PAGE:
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Just the Arguments: 100 of the Most Important Arguments in Western Philosophy

Just the Arguments: 100 of the Most Important Arguments in Western Philosophy

Michael Bruce (Editor), Steven Barbone (Editor)

ISBN: 978-1-444-33637-5

Sep 2011, Wiley-Blackwell

424 pages

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AUD $144.95

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Description

Does the existence of evil call into doubt the existence of God? Show me the argument. Philosophy starts with questions, but attempts at answers are just as important, and these answers require reasoned argument. Cutting through dense philosophical prose, 100 famous and influential arguments are presented in their essence, with premises, conclusions and logical form plainly identified. Key quotations provide a sense of style and approach. Just the Arguments is an invaluable one-stop argument shop.
  • A concise, formally structured summation of 100 of the most important arguments in Western philosophy
  • The first book of its kind to present the most important and influential philosophical arguments in a clear premise/conclusion format, the language that philosophers use and students are expected to know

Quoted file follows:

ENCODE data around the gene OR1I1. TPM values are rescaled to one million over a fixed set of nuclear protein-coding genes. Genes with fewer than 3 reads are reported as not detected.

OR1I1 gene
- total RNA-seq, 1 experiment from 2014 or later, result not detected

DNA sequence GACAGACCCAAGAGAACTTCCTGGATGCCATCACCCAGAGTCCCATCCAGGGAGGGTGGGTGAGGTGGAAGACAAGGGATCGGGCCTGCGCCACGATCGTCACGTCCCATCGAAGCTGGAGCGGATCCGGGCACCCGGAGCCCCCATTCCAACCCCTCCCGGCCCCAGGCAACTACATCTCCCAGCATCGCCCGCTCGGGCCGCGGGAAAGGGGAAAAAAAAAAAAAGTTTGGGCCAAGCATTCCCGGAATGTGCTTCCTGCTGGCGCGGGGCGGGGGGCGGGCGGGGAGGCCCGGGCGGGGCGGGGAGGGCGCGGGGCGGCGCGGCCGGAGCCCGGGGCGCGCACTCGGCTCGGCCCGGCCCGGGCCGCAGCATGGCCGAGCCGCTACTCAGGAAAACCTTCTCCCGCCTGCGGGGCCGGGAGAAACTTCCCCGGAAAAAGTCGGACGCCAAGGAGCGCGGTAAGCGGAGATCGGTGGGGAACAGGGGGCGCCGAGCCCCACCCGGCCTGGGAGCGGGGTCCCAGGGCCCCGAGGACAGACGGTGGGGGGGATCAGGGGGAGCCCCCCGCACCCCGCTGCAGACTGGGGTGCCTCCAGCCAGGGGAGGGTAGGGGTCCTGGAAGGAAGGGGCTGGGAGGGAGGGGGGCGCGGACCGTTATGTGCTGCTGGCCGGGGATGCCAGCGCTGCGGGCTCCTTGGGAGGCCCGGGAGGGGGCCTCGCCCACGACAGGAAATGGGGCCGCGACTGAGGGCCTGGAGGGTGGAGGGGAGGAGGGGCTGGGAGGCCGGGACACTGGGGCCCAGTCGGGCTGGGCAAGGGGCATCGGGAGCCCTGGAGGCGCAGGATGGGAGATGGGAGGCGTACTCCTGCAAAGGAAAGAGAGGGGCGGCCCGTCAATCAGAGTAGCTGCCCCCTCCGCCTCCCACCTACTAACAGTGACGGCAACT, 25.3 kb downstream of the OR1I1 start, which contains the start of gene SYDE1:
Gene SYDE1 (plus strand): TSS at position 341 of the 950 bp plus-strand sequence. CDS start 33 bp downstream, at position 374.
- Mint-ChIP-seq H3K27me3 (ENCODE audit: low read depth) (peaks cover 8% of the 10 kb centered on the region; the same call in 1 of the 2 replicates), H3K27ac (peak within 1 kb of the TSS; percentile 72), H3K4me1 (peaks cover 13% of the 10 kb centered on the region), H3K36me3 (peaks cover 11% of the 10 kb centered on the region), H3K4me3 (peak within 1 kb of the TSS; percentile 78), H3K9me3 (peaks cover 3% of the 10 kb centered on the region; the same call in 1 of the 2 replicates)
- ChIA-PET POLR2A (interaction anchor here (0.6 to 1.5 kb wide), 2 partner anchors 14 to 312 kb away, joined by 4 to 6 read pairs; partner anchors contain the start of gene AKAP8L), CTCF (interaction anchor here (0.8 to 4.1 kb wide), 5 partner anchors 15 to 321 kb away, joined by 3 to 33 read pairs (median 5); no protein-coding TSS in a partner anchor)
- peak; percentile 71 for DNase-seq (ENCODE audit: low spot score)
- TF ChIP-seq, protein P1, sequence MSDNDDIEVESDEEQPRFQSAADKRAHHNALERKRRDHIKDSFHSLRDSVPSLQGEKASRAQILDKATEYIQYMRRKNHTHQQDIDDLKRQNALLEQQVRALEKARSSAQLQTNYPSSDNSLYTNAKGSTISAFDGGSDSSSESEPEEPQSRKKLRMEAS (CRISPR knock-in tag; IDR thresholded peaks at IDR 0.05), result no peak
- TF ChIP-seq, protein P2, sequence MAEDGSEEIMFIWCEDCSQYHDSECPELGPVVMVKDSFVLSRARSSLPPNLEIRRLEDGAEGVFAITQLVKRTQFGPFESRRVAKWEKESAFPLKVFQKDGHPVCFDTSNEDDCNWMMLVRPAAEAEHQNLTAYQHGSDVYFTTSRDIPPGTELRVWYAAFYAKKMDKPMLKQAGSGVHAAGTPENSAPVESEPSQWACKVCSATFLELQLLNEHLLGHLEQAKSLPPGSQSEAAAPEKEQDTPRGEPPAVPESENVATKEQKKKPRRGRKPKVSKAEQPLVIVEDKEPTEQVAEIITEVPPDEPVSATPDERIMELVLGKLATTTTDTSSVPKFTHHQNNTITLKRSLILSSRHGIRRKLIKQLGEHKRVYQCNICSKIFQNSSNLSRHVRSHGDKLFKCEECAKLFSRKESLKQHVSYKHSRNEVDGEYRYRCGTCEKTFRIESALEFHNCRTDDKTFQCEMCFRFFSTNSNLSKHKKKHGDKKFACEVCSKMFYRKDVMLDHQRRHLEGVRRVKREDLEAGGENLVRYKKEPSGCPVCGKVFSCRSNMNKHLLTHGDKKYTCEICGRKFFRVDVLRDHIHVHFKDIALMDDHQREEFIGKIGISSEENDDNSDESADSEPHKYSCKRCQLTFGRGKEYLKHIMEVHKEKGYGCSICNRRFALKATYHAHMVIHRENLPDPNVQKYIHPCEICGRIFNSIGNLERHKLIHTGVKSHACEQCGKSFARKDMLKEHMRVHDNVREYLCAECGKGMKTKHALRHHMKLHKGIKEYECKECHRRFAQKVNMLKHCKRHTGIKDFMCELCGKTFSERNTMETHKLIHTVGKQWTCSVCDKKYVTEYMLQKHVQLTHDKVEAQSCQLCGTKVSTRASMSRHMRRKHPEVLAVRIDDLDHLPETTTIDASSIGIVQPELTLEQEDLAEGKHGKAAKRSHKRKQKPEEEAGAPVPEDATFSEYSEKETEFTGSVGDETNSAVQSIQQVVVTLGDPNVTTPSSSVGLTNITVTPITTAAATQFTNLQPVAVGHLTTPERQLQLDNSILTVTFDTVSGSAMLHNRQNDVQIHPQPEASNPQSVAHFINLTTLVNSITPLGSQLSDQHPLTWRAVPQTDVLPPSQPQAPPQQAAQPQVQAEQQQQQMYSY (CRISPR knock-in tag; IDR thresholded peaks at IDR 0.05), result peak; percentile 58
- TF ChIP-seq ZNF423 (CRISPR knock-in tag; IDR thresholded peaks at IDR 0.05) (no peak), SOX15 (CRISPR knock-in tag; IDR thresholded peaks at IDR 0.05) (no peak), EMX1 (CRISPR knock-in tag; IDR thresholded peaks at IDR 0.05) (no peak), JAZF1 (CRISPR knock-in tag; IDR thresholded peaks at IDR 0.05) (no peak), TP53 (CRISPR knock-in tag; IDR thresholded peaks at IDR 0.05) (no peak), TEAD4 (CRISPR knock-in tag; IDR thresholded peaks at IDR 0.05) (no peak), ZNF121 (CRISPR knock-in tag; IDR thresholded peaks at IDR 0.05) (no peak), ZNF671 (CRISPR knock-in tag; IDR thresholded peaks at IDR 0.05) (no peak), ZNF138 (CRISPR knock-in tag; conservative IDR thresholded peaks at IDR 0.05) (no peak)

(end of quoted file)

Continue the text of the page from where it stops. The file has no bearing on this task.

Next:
• Offers succinct expositions of key philosophical arguments without bogging them down in commentary
  • Translates difficult texts to core arguments
  • Designed to provides a quick and compact reference to everything from Aquinas’ “Five Ways” to prove the existence of God, to the metaphysical possibilities of a zombie world
  • Visit www.justthearguments.com, the editor's site for students, teachers, researchers, and fans of philosophy

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Notes on Contributors
Acknowledgments
Introduction: Show Me the Arguments
Part I: Philosophy of Religion
Part II: Metaphysics
Part III: Epistemology
Part IV: Ethics
Part V: Philosophy of Mind
Part VI: Science and Language
Appendix A: Learning the Logical Lingo
Appendix B: Rules of Inference and Replacement
Index

“A useful resource for an undergraduate library, this book also would be suitable for undergraduate courses, particularly introduction to philosophy, logic, and critical thinking.  Summing Up: Highly recommended.  Lower-level undergraduates and general readers.”  (Choice, 1 September 2012)